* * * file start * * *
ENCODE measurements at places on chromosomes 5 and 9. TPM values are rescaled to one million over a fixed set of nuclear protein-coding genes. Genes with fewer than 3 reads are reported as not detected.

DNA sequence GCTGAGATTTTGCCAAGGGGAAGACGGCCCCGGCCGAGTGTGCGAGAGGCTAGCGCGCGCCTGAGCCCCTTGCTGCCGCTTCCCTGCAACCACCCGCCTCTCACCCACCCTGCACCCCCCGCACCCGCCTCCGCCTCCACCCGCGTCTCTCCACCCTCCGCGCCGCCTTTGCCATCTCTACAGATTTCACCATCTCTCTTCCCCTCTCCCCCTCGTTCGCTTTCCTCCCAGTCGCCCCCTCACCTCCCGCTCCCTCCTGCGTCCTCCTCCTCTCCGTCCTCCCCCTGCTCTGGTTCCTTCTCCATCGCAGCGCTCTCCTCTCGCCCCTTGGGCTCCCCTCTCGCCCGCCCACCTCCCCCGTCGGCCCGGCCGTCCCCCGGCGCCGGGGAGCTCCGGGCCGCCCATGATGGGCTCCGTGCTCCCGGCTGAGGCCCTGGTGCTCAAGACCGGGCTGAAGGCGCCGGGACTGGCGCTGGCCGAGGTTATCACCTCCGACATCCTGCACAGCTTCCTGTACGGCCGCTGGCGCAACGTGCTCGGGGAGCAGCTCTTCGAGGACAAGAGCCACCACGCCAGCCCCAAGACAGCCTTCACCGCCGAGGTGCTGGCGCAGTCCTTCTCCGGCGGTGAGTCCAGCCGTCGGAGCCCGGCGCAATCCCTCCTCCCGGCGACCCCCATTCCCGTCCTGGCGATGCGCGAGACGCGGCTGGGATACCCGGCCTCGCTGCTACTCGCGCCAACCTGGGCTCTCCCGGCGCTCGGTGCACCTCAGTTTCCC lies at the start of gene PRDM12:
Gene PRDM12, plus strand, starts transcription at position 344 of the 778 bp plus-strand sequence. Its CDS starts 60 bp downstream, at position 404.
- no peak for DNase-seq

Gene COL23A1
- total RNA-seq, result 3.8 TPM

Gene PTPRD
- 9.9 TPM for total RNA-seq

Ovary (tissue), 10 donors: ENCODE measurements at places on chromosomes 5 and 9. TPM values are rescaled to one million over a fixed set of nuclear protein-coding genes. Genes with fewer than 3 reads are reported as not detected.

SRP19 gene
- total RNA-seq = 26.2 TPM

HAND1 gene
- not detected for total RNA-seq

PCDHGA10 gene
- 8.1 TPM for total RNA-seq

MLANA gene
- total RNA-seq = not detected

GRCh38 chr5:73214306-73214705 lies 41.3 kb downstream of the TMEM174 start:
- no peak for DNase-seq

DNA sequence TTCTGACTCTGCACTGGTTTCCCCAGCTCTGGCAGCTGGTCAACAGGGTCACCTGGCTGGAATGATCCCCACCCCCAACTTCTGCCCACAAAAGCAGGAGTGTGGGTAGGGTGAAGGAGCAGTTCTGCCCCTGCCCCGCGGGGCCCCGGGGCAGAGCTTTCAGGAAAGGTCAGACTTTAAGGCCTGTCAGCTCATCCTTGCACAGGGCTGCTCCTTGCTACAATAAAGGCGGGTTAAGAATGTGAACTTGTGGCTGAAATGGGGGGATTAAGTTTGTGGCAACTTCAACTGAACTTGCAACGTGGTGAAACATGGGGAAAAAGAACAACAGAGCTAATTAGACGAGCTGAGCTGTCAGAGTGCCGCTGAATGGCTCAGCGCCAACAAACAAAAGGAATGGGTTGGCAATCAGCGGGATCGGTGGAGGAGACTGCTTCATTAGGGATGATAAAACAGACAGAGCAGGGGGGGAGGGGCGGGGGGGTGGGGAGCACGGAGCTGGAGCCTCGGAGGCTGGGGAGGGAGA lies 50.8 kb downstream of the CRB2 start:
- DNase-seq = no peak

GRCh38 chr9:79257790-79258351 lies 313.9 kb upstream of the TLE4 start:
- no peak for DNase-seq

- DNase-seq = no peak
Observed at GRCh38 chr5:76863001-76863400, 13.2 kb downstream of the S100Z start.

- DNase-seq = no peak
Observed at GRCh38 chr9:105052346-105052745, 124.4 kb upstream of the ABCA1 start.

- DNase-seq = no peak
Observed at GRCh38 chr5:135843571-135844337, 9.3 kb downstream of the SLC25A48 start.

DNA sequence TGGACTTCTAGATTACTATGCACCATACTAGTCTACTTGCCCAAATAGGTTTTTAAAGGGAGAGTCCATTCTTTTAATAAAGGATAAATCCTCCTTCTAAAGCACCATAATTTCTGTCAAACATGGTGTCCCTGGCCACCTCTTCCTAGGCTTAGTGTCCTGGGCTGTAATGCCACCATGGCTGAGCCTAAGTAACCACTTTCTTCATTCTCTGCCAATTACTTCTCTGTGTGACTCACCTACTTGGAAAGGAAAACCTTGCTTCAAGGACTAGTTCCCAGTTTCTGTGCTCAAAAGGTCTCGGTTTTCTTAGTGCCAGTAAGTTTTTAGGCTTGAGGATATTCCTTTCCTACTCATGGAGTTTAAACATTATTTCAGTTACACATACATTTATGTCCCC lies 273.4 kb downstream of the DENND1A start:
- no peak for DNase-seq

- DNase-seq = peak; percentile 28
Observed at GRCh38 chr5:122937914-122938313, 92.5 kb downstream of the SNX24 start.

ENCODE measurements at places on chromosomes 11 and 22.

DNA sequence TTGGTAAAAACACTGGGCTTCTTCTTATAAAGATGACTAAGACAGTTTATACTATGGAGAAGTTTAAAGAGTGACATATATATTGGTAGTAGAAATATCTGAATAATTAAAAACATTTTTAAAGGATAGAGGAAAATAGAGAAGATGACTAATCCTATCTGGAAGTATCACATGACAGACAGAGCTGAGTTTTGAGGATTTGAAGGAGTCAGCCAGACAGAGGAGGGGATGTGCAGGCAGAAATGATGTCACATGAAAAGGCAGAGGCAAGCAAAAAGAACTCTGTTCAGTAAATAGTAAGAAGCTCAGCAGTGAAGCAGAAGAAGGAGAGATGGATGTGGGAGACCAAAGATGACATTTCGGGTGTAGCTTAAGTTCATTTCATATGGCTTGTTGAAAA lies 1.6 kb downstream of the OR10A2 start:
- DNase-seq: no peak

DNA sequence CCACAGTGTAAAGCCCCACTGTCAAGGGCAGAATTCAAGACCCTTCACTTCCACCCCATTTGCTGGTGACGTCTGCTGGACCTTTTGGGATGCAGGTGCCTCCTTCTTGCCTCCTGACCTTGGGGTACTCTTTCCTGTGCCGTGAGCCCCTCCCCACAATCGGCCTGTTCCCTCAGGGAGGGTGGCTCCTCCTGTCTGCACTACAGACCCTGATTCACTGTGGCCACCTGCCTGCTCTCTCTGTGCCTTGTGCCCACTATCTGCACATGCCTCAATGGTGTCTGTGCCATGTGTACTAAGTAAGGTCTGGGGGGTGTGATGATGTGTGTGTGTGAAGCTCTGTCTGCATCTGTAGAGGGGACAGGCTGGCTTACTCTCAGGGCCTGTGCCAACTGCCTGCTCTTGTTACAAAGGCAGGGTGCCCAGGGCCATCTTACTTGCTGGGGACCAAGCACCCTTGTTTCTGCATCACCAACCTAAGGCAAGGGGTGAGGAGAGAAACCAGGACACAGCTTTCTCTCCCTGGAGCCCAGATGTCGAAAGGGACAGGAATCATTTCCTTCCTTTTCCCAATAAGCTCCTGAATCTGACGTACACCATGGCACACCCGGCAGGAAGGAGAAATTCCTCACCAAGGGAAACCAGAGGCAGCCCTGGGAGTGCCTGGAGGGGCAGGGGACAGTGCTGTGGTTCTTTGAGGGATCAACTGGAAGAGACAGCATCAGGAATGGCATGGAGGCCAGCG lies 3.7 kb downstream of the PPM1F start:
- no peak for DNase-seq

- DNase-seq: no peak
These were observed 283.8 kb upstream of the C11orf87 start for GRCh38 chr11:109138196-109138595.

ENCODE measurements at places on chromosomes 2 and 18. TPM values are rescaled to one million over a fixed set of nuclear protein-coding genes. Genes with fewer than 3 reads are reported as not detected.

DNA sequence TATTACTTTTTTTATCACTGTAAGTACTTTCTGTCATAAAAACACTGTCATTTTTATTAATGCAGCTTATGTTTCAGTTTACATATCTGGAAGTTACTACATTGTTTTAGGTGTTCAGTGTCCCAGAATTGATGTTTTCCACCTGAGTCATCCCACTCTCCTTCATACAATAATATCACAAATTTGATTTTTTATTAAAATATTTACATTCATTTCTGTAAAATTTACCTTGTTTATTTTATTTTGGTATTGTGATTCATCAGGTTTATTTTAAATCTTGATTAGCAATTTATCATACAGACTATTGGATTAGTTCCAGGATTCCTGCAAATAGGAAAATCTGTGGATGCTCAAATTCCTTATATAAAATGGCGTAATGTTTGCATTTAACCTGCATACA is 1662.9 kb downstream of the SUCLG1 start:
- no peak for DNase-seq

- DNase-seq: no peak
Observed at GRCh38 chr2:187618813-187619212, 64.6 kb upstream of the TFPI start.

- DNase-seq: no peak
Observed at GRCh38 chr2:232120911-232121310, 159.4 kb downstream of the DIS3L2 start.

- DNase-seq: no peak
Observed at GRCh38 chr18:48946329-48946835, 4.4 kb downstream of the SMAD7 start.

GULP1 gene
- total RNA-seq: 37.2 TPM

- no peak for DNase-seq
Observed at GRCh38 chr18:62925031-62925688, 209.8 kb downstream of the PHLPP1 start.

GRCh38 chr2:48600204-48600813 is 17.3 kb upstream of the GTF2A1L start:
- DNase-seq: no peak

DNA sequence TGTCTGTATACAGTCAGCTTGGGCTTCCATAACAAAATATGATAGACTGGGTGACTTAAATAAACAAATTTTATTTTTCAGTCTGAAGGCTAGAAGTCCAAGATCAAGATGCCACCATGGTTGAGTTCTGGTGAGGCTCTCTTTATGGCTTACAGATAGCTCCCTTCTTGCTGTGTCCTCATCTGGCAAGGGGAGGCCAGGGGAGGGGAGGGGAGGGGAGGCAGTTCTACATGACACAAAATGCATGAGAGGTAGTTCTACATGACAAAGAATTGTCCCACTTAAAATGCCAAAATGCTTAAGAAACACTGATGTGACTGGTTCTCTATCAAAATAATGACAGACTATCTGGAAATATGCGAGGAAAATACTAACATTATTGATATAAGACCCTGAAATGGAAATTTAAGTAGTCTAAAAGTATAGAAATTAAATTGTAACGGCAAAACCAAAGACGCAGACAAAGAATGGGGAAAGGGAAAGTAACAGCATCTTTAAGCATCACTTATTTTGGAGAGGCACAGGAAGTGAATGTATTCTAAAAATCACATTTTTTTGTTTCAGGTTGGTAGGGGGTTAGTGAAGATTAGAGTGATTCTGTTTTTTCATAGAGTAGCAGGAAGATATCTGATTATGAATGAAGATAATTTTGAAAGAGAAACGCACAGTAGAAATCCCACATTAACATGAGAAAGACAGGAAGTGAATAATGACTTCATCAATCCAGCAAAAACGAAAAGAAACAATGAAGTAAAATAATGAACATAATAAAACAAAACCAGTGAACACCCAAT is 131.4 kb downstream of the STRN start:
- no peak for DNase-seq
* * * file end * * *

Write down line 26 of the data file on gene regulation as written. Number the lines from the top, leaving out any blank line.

- DNase-seq = no peak